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December 28, 2017

Demanding an employee submit his or her resignation from his or her position


Demanding an employee submit his or her resignation from his or her position
Ortlieb v Lewis County Sheriff's Dept., 2017 NY Slip Op 08115, Appellate Division, Fourth Department

Sheriff's Deputy Daryl Ortlieb commenced a CPLR Article 78 proceeding seeking a court order permitting him to withdraw the resignation he had earlier submitted to  Lewis County Sheriff Michael Carpinelli [Sheriff]  and directing the Sheriff to reinstate him to his former position as a deputy with the Lewis County Sheriff's Department. 

Ortlieb had tendered his resignation to Sheriff during a meeting at which the Sheriff threatened to terminate Ortlieb for alleged misconduct unless he resigned from his position.* Supreme Court concluded that the Sheriff abused his discretion in refusing to allow Ortlieb to withdraw his resignation and granted the relief requested in the petition. The Appellate Division affirmed the Supreme Court's ruling.

The Appellate Division said its review was limited to whether the Sheriff's "determination was made in violation of lawful procedure, was affected by an error of law or was arbitrary and capricious or an abuse of discretion." As the decision whether to allow Ortlieb to withdraw his resignation was within the Sheriff's discretion, the court said the issue before it was whether the Sheriff's denial of Ortlieb's request was arbitrary and capricious or an abuse of that discretion.

Citing Matter of Meier v Board of Educ. Lewiston Porter Cent. Sch. Dist., 106 AD3d 1531, the Appellate Division opined that "It is well settled that "[a] resignation under coercion or duress is not a voluntary act and may be nullified." Although a threat to terminate an employee does not constitute duress if the person making the threat has the legal right to terminate the employee, the court said that "such a threat does constitute duress if it is wrongful and precludes the exercise of free will" and "[i]t follows that a resignation obtained under the threat of wrongful termination is involuntary and may be withdrawn upon request, and that it is an abuse of discretion for an officer to deny such a request."

In this instance the Appellate Division characterized Ortlieb's tender of his resignation as having been submitted "under the threat of wrongful termination." Thus, concluded the Appellate Division, the Sheriff abused his discretion in refusing to allow Ortlieb to withdraw the resignation.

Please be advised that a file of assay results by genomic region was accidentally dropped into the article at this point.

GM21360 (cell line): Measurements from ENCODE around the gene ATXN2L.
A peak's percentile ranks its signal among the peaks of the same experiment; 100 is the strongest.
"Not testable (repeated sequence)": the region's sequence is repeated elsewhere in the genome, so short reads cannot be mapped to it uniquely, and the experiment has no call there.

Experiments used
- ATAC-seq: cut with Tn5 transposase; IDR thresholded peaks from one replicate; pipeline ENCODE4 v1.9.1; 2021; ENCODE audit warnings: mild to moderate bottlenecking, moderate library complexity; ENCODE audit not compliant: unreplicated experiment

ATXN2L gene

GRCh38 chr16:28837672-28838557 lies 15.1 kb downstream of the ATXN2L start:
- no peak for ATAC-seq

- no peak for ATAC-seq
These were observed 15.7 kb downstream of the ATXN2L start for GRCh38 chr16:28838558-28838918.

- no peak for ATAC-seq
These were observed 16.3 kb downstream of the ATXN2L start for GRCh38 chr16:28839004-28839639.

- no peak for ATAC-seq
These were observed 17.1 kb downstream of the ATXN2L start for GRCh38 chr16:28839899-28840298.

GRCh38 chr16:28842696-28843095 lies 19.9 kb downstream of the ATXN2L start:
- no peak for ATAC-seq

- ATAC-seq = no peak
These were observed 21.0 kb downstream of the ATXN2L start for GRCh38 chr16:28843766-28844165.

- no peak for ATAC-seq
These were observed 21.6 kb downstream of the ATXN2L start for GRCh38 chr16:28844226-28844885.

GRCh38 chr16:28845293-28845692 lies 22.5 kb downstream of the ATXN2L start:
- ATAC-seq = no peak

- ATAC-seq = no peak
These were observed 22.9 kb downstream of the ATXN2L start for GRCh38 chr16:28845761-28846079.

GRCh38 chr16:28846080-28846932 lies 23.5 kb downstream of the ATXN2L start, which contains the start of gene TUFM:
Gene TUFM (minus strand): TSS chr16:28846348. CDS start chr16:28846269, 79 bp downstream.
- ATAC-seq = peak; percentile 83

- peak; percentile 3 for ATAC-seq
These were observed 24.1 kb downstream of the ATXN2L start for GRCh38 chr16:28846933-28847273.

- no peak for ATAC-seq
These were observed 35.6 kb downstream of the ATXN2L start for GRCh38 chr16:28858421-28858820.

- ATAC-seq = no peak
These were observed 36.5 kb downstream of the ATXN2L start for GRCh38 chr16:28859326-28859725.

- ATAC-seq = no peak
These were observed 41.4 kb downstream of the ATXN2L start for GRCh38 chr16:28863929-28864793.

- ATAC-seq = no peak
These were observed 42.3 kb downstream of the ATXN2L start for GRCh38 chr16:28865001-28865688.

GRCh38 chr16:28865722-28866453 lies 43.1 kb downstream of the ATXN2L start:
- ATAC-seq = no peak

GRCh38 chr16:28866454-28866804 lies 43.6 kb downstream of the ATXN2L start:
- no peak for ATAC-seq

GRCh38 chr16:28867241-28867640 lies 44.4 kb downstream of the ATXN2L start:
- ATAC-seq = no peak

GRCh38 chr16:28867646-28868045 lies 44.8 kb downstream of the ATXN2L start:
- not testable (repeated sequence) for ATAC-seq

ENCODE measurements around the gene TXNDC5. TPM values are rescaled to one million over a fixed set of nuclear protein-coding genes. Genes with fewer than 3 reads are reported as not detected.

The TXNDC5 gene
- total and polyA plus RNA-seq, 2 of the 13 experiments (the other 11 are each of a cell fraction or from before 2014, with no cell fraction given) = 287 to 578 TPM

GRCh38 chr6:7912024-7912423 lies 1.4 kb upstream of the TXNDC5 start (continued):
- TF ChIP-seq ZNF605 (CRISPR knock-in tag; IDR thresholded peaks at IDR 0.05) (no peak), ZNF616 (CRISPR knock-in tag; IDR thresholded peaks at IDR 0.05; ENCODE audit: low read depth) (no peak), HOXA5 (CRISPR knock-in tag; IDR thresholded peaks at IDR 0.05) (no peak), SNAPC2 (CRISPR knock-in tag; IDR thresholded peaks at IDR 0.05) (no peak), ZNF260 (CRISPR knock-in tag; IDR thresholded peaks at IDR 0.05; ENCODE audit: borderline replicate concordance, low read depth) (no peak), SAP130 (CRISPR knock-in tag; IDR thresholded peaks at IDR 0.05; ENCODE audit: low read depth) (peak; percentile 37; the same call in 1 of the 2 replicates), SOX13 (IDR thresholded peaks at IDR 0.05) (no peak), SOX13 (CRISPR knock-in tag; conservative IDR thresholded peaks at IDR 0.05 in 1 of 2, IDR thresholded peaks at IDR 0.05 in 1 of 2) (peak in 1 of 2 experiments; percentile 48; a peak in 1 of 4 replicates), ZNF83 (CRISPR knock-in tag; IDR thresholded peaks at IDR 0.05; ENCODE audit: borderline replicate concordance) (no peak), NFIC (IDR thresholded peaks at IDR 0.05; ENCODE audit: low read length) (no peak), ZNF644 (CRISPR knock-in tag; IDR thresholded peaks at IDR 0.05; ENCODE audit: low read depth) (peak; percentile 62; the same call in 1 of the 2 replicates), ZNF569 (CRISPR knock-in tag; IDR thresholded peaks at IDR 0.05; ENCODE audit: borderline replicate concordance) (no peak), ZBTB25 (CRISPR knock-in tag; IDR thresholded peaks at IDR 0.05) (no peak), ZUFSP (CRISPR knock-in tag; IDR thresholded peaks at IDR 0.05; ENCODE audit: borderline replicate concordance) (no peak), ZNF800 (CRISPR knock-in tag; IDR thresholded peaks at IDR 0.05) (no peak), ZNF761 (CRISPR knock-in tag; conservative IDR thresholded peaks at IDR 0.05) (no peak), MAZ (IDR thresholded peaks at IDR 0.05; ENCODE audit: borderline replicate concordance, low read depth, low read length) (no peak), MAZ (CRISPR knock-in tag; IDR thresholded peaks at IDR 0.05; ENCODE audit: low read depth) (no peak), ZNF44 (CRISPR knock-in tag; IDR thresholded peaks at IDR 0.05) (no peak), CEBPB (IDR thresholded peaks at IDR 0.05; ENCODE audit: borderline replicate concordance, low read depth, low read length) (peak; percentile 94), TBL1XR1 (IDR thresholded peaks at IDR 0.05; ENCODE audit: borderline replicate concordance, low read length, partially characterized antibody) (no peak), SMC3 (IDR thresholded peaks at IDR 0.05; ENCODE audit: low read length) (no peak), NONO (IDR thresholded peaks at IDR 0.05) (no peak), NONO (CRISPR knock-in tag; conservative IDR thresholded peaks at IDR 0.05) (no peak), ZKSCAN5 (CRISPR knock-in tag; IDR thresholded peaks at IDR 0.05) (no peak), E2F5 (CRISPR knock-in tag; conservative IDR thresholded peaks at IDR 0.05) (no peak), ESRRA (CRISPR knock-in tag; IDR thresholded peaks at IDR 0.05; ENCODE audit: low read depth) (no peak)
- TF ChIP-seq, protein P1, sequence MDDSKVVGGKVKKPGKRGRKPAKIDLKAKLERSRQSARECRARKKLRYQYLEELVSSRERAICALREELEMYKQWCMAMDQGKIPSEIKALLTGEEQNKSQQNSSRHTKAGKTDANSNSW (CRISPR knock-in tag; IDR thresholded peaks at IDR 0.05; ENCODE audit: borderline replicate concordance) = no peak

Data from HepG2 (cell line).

The Appellate Division, noting that there is no dispute that Ortlieb was entitled to pretermination notice and hearing pursuant to §75 of the Civil Service Law and that he was not provided with the requisite predisciplinary hearing, ruled that the Sheriff had no lawful right to terminate him.

The Appellate Division's decision stated that the Sheriff threatened to terminate Ortlieb for alleged misconduct unless he resigned from his position [emphasis supplied].

In contrast, in Rychlick v Coughlin, 63 NY2d 643, Rychlick, a corrections officer, in the presence of his union representative, was offered the option of resigning or having formal disciplinary charges filed against him [emphasis supplied].

Permitted to confer with a union official, when Rychlick requested time to consult with an attorney, he was advised that unless he resigned at that moment in time, charges would be filed against him. He resigned. Four days later Rychlick sought to withdraw the resignation, which he claimed had been “forced” from him. 

Although a lower court had found “duress” and ordered Rychlick reinstated with back pay, the Court of Appeals held that the “threat to file formal charges ... does not constitute duress.” The court noted that the appointing authority had the legal right, if not the duty, to press charges under the circumstances and it was not duress to threaten to do what one had the legal right to do.

In Rlychlik the employee was threatened with the "filing of formal [disciplinary] charges if he did not submit his resignation. In Ortlie it appears that the employee was threatened with "termination" -- presumably without the filing of disciplinary charges and the holding of a hearing -- a significant procedural difference.

Note that 4 NYCRR 5.3, in pertinent part, provides "... when charges of incompetency or misconduct have been or are about to be filed against an employee, the appointing authority may elect to disregard a resignation filed by such employee and to prosecute such charges and, in the event that such employee is found guilty of such charges and dismissed from the service, his [or her] termination shall be recorded as a dismissal rather than as a resignation."

Should the appointing authority elect to "disregard" the individual's resignation and the individual declines to participate in the disciplinary hearing, the appointing authority must conduct the hearing "in absenia" and find the employee guilty and impose the penalty of dismissal in order to record the separation  as a dismissal rather than as a resignation.

Many political subdivision so the State had adopted a similar local law, rule or regulation.

* The decision states that there had been "no predisciplinary hearing pursuant to Civil Service Law §75."

The decision is posted on the Internet at:


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